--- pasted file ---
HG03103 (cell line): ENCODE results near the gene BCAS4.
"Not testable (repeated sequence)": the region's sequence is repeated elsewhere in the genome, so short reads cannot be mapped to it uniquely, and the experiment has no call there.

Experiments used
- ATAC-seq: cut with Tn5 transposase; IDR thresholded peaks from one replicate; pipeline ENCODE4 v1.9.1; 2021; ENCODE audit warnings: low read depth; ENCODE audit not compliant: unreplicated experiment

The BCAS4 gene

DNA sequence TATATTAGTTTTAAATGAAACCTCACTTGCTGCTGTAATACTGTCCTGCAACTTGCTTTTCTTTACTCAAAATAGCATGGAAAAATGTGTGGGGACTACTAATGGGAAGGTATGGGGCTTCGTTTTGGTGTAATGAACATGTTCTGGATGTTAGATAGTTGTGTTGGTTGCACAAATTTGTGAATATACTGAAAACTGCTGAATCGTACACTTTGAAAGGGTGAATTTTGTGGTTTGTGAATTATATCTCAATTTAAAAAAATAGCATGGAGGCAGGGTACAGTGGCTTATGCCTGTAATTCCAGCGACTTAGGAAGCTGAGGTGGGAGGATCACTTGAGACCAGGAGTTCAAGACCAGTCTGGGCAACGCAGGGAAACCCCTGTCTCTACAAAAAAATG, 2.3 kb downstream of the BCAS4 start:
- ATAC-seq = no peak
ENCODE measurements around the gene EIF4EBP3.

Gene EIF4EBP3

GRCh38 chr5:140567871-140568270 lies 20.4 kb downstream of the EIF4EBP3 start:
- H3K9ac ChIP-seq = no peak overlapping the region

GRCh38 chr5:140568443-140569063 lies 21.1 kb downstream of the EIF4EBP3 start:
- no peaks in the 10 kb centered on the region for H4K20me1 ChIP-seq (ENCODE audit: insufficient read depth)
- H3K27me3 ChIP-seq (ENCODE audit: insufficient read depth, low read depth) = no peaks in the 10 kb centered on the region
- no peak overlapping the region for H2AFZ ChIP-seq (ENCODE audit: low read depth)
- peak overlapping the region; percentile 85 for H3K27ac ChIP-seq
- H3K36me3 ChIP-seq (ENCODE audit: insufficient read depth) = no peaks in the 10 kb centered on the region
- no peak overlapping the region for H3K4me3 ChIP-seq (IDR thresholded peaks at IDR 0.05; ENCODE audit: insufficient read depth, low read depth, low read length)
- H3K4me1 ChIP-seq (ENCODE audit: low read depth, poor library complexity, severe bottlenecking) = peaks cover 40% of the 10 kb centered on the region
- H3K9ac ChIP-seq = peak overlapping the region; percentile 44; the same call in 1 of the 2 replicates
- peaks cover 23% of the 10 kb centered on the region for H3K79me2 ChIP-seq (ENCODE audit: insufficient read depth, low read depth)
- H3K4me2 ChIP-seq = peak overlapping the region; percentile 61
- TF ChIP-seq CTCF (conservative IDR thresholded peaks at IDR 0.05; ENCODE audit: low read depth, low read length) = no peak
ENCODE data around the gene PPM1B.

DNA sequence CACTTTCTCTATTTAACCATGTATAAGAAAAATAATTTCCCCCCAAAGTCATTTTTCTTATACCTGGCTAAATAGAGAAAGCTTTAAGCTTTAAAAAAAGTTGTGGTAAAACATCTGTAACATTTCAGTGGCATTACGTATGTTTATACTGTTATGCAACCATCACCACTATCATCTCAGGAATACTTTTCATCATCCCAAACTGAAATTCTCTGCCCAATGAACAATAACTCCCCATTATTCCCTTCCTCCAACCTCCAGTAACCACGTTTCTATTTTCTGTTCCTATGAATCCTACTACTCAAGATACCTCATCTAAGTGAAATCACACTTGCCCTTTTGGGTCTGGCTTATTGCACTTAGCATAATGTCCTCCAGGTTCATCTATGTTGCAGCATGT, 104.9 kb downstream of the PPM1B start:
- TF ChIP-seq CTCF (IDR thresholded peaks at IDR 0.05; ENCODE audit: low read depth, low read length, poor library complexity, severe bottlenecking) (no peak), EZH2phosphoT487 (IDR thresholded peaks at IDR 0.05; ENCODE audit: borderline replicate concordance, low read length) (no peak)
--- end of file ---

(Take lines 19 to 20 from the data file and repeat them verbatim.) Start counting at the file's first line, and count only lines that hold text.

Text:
- H3K4me1 ChIP-seq (ENCODE audit: low read depth, poor library complexity, severe bottlenecking) = peaks cover 40% of the 10 kb centered on the region
- H3K9ac ChIP-seq = peak overlapping the region; percentile 44; the same call in 1 of the 2 replicates